There’s never a shortage of new restaurants to try in Hong Kong. The past few months have brought a fresh crop of addresses where the design is at least as important as the food. On your next Hong Kong adventure, be sure to try these three eateries that are the talk of the town.
This restaurant — or is it a gallery? —has made waves as much for its modern French cooking as the astounding collection of contemporary art that fills the dining room. Dining here means you’ll be surrounded by works by Banksy, Jean-Michel Basquiat, Takashi Murakami and many others. The feeling is that of an underground art club — one with impeccable taste in modern furniture. Menu highlights include pan-seared foie gras with grenadine-poached rhubarb; hamachi carpaccio; scallops with pistou and corn; and la pomme, a delicate napoleon of calvados compote and salted caramel with Granny Smith apple sorbet. The kitchen is run by Mutaro Balde, who has worked under Alain Ducasse and Joël Robuchon, and the drinks program is led by mixologist Alexandre Chatté. By the way, there’s no sign; look for the door marked “Compagnie Générale Française de Tramways.”
Named for the street in New York’s Chinatown, this stylish newcomer by Maximal Concepts serves Cantonese fare in digs by designer-of-the-moment Joyce Wang. (She did the fab renovation of Los Angeles’ storied Hollywood Roosevelt Hotel a few years back.) For Mott 32, Wang combined industrial elements and burnished metals with traditional Chinese furnishings for chic, opulent results. The menu is composed of Cantonese classics made with high-end ingredients (kurobuta and Iberian pork, Kobe beef, live seafood). Drinkers can explore a deep wine list or consider creative cocktails such as the Hong Kong iced tea, made of Corralejo Tequila Reposado, Lillet Blanc and black currant and jasmine teas.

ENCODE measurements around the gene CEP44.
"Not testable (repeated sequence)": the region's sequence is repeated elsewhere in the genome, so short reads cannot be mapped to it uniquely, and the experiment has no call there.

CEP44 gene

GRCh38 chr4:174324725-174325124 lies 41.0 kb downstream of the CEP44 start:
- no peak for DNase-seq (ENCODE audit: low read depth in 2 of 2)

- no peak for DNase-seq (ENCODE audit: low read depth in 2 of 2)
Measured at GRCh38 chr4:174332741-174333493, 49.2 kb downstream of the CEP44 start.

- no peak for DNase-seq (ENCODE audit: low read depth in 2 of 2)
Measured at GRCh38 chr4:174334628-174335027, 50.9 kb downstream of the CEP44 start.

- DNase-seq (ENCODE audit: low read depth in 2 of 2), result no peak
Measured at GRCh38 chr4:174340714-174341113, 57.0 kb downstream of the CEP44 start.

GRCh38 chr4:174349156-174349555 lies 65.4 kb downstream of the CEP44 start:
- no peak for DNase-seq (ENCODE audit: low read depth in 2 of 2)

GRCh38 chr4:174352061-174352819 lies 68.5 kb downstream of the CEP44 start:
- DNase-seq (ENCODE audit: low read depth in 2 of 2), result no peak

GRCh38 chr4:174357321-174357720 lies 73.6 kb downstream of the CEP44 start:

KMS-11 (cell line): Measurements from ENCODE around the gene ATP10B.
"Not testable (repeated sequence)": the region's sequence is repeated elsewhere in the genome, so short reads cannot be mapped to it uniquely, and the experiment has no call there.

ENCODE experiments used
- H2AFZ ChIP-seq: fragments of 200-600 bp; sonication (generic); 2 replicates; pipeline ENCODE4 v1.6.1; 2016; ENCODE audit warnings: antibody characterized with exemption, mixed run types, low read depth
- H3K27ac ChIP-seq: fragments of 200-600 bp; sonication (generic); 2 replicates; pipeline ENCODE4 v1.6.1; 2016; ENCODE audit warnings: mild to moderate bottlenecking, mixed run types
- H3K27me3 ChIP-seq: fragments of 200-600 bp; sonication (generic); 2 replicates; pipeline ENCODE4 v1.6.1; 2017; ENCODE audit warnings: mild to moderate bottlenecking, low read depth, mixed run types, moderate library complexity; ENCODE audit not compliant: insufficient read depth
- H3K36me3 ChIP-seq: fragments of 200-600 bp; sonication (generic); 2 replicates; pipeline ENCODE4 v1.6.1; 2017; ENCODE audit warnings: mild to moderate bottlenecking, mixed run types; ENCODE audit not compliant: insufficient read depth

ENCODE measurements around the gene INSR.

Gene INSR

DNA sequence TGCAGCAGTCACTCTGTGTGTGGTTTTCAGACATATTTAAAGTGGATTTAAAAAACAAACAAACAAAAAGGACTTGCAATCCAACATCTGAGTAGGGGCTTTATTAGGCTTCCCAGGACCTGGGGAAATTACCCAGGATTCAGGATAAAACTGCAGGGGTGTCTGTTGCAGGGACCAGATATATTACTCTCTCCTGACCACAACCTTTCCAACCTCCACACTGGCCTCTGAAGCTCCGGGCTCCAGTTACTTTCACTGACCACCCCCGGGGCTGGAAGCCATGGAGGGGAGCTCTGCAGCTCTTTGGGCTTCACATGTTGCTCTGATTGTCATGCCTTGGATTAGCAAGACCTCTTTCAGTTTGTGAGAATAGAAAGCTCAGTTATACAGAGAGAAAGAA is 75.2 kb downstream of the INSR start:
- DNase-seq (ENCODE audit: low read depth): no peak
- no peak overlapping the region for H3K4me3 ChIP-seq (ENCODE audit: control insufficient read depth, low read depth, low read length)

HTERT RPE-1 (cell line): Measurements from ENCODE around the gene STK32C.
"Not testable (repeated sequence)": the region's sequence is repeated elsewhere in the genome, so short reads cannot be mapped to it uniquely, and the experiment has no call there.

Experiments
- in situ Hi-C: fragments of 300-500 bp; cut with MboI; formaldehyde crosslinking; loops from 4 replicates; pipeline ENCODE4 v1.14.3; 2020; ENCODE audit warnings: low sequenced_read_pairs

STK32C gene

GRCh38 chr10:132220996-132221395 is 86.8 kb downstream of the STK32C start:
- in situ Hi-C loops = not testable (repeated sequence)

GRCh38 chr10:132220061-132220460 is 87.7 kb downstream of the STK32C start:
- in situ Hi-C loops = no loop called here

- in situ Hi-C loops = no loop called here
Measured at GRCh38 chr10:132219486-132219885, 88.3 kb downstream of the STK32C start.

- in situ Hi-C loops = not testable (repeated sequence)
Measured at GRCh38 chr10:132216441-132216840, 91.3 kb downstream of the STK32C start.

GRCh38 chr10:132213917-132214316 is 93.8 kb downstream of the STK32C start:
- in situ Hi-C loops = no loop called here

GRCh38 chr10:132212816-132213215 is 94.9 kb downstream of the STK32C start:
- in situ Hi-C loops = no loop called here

Located in PMQ, the newly refurbished and repurposed Police Married Quarters building, this eatery once again brings together chef Jason Atherton and restaurateur Yenn Wong of 22 Ships fame. The airy, two-story venue features terraces and garden views on both levels. Wood, glass and metal elements create a feeling that’s modern but far from cold. Upstairs is a full-service dining room, while downstairs is an open-all-day cocktail bar, café and takeout counter selling housemade pastries and ice cream. The fare is modern British, so expect dishes such as Suffolk pork ravioli with peppered hearts and kidneys; roasted sea bass with cauliflower couscous and sea vegetables; or braised ox cheek with roasted marrow and horseradish mash.